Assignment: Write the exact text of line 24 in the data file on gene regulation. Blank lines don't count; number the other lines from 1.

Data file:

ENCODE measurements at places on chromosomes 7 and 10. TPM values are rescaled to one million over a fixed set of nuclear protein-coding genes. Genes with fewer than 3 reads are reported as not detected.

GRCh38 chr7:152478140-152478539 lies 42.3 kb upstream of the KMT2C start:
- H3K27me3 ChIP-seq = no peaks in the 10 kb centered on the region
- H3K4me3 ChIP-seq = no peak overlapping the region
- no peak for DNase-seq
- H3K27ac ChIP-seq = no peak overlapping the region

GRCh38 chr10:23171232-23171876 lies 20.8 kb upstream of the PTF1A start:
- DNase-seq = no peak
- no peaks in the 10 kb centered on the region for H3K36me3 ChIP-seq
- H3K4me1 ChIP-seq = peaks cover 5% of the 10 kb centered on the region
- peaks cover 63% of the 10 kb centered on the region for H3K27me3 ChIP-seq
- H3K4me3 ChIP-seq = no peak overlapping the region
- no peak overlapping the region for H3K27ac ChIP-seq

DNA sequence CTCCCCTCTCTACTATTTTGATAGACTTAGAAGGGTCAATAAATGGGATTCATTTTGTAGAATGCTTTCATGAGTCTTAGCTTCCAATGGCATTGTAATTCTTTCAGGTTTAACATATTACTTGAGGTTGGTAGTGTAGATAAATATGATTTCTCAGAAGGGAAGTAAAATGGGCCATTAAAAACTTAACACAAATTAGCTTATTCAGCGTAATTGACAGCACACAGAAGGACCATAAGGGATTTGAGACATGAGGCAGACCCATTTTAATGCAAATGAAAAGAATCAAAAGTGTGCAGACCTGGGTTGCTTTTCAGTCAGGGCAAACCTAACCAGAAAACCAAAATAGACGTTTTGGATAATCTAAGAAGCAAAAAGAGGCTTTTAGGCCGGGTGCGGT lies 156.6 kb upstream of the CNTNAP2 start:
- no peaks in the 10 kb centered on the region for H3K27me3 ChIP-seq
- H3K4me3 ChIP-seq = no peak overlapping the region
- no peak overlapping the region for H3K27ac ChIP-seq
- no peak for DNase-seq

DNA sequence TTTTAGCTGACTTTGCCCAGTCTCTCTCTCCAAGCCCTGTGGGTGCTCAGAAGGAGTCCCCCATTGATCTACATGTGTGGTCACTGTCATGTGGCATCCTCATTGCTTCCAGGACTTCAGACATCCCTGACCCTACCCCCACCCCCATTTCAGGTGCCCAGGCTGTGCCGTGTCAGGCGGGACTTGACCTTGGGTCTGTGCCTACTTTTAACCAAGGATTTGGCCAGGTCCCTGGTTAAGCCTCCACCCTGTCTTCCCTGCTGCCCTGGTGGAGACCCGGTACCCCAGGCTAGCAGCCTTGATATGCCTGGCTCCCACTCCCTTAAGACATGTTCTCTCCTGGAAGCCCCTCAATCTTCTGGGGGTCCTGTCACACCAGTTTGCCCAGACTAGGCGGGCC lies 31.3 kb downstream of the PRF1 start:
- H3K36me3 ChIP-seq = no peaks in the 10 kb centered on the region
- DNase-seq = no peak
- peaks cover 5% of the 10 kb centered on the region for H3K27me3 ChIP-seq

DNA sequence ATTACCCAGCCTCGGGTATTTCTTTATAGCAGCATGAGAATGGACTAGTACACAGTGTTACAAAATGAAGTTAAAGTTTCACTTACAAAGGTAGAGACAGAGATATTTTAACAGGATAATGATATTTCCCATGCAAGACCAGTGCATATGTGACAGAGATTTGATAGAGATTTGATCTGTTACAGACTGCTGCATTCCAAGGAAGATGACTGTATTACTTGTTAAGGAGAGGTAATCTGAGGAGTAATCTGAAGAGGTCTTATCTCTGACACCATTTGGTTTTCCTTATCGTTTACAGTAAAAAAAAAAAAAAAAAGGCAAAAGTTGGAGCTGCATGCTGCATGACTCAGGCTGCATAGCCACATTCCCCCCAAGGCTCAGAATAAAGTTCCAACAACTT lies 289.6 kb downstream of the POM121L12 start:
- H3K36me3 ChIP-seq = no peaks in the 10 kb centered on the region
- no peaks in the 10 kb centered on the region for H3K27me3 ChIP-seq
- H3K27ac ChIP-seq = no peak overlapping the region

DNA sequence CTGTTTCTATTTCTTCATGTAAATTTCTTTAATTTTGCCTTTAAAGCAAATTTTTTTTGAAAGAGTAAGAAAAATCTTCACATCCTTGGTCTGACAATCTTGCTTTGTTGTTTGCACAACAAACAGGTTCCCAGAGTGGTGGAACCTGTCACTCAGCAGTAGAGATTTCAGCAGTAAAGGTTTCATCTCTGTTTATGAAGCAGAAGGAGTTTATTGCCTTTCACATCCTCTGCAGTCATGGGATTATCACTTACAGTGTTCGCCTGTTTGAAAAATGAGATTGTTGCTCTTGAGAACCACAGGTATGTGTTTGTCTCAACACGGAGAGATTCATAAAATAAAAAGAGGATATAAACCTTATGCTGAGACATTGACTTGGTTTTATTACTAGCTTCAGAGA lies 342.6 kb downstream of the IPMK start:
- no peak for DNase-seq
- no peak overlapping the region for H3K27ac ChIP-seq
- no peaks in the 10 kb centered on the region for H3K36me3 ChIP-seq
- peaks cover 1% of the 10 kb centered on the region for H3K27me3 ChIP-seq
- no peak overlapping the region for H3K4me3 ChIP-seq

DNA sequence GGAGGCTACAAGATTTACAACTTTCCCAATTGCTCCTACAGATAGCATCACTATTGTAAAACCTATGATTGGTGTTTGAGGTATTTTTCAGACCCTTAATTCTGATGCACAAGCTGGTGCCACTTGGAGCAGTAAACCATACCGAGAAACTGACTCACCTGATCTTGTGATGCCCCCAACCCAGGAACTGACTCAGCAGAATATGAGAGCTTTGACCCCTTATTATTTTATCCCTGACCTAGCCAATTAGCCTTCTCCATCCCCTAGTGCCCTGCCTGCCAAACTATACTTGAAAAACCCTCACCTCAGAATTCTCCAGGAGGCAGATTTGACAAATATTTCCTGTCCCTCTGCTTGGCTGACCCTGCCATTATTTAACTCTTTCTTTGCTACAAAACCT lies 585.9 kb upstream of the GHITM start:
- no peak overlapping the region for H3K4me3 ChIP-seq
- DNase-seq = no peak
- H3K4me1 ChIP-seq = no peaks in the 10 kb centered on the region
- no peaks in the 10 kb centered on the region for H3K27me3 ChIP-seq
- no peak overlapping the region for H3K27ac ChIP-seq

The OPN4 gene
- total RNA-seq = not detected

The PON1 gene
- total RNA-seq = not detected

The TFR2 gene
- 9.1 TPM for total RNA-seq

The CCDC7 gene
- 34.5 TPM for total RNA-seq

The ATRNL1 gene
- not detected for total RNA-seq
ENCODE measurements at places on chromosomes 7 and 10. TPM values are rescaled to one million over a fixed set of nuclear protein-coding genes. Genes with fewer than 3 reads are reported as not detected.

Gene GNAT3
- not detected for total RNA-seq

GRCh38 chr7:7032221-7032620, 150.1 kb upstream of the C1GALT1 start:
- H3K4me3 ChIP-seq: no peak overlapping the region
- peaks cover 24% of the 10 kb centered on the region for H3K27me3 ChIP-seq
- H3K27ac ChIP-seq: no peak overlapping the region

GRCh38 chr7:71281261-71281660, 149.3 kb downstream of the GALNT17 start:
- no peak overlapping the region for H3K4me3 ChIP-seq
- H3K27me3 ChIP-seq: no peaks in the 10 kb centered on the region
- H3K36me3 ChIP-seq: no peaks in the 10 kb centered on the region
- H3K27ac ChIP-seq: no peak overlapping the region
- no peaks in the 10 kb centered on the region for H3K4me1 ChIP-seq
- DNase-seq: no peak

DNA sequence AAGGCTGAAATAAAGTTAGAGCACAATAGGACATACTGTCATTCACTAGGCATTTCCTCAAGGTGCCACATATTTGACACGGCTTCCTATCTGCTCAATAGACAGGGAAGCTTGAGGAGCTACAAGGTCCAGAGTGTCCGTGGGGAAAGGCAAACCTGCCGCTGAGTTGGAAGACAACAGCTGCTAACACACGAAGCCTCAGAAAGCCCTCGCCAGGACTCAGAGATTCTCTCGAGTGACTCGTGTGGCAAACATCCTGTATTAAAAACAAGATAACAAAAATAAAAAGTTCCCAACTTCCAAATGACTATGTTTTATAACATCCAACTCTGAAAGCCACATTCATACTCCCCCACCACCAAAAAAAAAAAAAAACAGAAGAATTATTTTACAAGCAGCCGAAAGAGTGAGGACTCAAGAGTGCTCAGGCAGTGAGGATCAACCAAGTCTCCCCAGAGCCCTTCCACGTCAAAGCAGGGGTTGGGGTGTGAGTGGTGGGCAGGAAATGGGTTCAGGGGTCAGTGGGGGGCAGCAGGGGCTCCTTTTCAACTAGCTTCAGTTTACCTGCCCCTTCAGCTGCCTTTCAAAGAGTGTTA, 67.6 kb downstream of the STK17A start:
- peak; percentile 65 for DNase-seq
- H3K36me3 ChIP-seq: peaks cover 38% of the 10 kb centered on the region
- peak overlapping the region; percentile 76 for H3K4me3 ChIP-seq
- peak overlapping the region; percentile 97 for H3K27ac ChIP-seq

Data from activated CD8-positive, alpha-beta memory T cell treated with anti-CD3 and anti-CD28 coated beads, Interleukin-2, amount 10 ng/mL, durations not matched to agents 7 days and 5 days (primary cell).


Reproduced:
- H3K36me3 ChIP-seq = no peaks in the 10 kb centered on the region